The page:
Genomic profiling has revolutionized the way cancer care is being approached. Following the completion of the Human Genome Project in 2003, which provided the DNA reference blueprint, many actionable genomic alterations have been identified.
Non-small cell lung cancer (NSCLC) is a genetically diverse disease, with at least 9 genetic alterations that are clinically accessible for targeted therapy. Some of these are virtually exclusive to NSCLC, such as EGFR mutations. Others span a broad spectrum of cancer types, like BRAF and NTRK alterations.1 Additional biomarkers, including PD-L1, mismatch repair deficiency or microsatellite instability, and tumor mutational burden are FDA-approved markers of immunotherapy, a third therapeutic pillar of NSCLC beyond targeted therapy and conventional chemotherapy.2
With the breadth of targetable mutations, next-generation sequencing provides a highly sensitive, parallel approach to identifying the complete set of relevant biomarkers to guide therapy, allowing clinicians to match biology with the appropriate therapy and refining the one-size-fits-all approaches previously applied in NSCLC.3
Results of genomic testing are a critical component of the diagnosis, complementing previous histology-based assessments, according to key national cancer treatment guidelines, including those published by the American Society of Clinical Oncology and National Comprehensive Cancer Network.4 These complete results guide critical therapy decisions and, ideally, they are available prior to initiation of any systemic therapy.
The number of actionable mutations in NSCLC is ever-expanding, and approvals to target alterations in KRAS, HER2/neu and NRG1/HER3 are expected in the near future.5,6 Most nonsquamous NSCLC diagnoses will be characterized by the presence of a driver mutation. Therefore, the yield and effect of genomic testing will continue to grow and improve outcomes in NSCLC.
The nature of genomic alterations is complex and diverse. It can include simple alterations, such as point mutations in EGFR or NTRK; or higher genomic rearrangements, like splicing variants in the MET gene or fusion products of 2 seemingly unrelated genes. Gene fusion is the joining of 2 genes, and when the binding partner upstream of the actual gene is responsible for activation of a typically dormant gene it results in malignant transformation. One of these genomic alterations is the NTRK gene fusion product. Fusion of 1 of the NTRK genes to an activating promoter gene can activate NTRK-related signaling in NSCLC.7-9 As with other oncogenes, no clinical or histological characteristic hints at the presence of an NTRK fusion, and agnostic testing of all patients with NSCLC is critical to identify the mutation.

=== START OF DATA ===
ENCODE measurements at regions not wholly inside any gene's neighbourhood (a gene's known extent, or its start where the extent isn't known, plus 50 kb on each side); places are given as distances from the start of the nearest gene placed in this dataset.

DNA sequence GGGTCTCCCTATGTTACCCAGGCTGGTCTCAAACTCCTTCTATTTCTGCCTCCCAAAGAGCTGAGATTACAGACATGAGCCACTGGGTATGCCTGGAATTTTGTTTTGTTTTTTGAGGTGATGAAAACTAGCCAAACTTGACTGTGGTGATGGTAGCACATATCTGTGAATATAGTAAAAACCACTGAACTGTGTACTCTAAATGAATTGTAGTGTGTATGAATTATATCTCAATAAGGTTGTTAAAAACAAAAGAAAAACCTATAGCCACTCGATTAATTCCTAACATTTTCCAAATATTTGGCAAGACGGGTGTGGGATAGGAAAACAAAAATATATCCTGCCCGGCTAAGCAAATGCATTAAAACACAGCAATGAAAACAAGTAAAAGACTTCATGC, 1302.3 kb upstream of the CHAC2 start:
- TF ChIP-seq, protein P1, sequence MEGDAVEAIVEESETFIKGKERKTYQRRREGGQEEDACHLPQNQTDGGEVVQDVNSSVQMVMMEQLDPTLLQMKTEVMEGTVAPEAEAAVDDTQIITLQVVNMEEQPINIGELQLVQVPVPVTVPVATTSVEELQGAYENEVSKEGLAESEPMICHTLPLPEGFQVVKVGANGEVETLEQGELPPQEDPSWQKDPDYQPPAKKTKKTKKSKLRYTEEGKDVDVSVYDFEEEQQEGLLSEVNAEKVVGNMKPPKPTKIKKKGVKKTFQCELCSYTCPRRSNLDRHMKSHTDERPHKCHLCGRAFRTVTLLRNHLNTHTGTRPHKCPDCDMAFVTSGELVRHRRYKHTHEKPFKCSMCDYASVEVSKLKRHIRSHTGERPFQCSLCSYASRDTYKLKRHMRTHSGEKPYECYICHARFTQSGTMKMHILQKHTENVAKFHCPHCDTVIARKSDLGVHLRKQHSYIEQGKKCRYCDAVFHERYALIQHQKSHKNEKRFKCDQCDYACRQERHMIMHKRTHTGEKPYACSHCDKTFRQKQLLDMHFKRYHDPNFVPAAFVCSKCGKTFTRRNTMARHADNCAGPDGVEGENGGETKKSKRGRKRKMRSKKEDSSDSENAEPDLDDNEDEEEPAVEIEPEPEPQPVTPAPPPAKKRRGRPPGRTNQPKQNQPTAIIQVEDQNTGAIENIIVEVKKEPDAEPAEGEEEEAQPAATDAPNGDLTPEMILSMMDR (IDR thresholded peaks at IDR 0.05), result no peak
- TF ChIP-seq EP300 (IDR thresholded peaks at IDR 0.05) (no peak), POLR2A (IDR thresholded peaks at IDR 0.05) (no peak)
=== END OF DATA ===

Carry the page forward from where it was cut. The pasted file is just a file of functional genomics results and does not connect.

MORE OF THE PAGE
Several challenges have made stringent genomic testing for all patients with NSCLC difficult, including lack of sufficient biopsy specimen, viability of biopsy specimen, tissue utilization during histological work up, insurance coverage, and delays in turnaround time for laboratory results when there is a clinical urgency to initiate systemic therapy.10 Although the challenges are clearly affecting real-world care delivery for lung cancer, the following case is a good example of why it is worthwhile, even in later lines of therapy.
A 41-year-old female patient received a diagnosis of adenocarcinoma of the lung after presenting with shortness of breath. Her biopsy revealed a PD-L1 level of 80% and no actionable mutation was seen on liquid biopsy. No additional tissue was available for genomic testing. The patient was initiated on single-agent immunotherapy and showed disease progression on the first follow-up scans. Chemotherapy was then added to immunotherapy, stabilizing her disease for 3 months prior to clinical progression. A repeat tissue biopsy was obtained and retested on an RNA-based
tissue platform. An NTRK3 fusion was identified, and the patient was started on targeted therapy with near complete response on the first follow-up scan (Figure).
While liquid biopsy is a convenient and ubiquitously available testing modality for the detection of point mutations and small deletions, fusions and other more complex genomic alterations are more sensitively detected on tissue-based assays. A negative evaluation by liquid biopsy should be followed by a tissue-based assay, and a negative tissue-based evaluation on a DNA platform should be complemented by an RNA-based tissue analysis. This effort of comprehensive tissue testing maximizes the probability of oncogene detection, facilitates the selection of appropriate therapies, and helps avoid ineffective therapies and their associated medical and financial toxicities.
Improved outcomes following genomically guided therapy have been extensively demonstrated, and a reduction in adverse effects has demonstrated superior quality of life and significant cost savings for patient care delivery.11,12 From a patient perspective, it is an improvement in quality and quantity of life, with synchronous reduction in cost of care delivery.
Or as one oncologist put it, genomic testing assures “the right therapy for the right patient at the right time.”
Martin F. Dietrich, MD, PhD, is a medical oncologist at Florida Cancer Specialists & Research Institute and an assistant professor of internal medicine at the University of Central Florida in Orlando. He is a board-certified internist and medical oncologist with a special research interest interest in lung and breast cancer treatment, as well as genetic evaluation and counseling of somatic and hereditary syndromes.
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